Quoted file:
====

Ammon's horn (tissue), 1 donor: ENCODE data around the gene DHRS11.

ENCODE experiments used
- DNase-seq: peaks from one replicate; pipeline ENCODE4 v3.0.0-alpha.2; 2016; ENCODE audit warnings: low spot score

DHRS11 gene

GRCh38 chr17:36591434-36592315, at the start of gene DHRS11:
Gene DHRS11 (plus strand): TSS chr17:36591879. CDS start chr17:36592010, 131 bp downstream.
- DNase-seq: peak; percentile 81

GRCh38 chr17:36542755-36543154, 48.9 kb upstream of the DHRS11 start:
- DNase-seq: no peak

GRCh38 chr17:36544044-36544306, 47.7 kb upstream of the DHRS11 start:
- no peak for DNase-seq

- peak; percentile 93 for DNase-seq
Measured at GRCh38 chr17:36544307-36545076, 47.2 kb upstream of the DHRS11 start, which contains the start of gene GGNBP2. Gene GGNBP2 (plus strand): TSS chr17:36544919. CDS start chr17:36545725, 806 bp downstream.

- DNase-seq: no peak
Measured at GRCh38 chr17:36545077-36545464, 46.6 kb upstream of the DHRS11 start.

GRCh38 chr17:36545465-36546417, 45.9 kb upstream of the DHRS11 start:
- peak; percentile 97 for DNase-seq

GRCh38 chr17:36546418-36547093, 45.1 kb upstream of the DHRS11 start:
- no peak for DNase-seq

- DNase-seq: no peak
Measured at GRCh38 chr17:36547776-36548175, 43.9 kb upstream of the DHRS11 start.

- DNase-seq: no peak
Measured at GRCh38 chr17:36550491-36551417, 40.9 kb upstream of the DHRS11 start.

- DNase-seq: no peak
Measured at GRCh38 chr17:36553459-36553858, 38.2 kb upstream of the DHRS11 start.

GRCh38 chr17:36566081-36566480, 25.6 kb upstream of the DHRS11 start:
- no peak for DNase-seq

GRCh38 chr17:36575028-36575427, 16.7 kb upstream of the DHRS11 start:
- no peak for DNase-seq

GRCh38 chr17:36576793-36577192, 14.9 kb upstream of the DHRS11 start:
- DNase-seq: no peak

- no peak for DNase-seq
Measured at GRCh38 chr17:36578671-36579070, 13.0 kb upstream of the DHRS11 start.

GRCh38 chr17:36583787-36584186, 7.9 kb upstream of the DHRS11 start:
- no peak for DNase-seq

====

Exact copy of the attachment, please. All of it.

Ammon's horn (tissue), 1 donor: ENCODE data around the gene DHRS11.

ENCODE experiments used
- DNase-seq: peaks from one replicate; pipeline ENCODE4 v3.0.0-alpha.2; 2016; ENCODE audit warnings: low spot score

DHRS11 gene

GRCh38 chr17:36591434-36592315, at the start of gene DHRS11:
Gene DHRS11 (plus strand): TSS chr17:36591879. CDS start chr17:36592010, 131 bp downstream.
- DNase-seq: peak; percentile 81

GRCh38 chr17:36542755-36543154, 48.9 kb upstream of the DHRS11 start:
- DNase-seq: no peak

GRCh38 chr17:36544044-36544306, 47.7 kb upstream of the DHRS11 start:
- no peak for DNase-seq

- peak; percentile 93 for DNase-seq
Measured at GRCh38 chr17:36544307-36545076, 47.2 kb upstream of the DHRS11 start, which contains the start of gene GGNBP2. Gene GGNBP2 (plus strand): TSS chr17:36544919. CDS start chr17:36545725, 806 bp downstream.

- DNase-seq: no peak
Measured at GRCh38 chr17:36545077-36545464, 46.6 kb upstream of the DHRS11 start.

GRCh38 chr17:36545465-36546417, 45.9 kb upstream of the DHRS11 start:
- peak; percentile 97 for DNase-seq

GRCh38 chr17:36546418-36547093, 45.1 kb upstream of the DHRS11 start:
- no peak for DNase-seq

- DNase-seq: no peak
Measured at GRCh38 chr17:36547776-36548175, 43.9 kb upstream of the DHRS11 start.

- DNase-seq: no peak
Measured at GRCh38 chr17:36550491-36551417, 40.9 kb upstream of the DHRS11 start.

- DNase-seq: no peak
Measured at GRCh38 chr17:36553459-36553858, 38.2 kb upstream of the DHRS11 start.

GRCh38 chr17:36566081-36566480, 25.6 kb upstream of the DHRS11 start:
- no peak for DNase-seq

GRCh38 chr17:36575028-36575427, 16.7 kb upstream of the DHRS11 start:
- no peak for DNase-seq

GRCh38 chr17:36576793-36577192, 14.9 kb upstream of the DHRS11 start:
- DNase-seq: no peak

- no peak for DNase-seq
Measured at GRCh38 chr17:36578671-36579070, 13.0 kb upstream of the DHRS11 start.

GRCh38 chr17:36583787-36584186, 7.9 kb upstream of the DHRS11 start:
- no peak for DNase-seq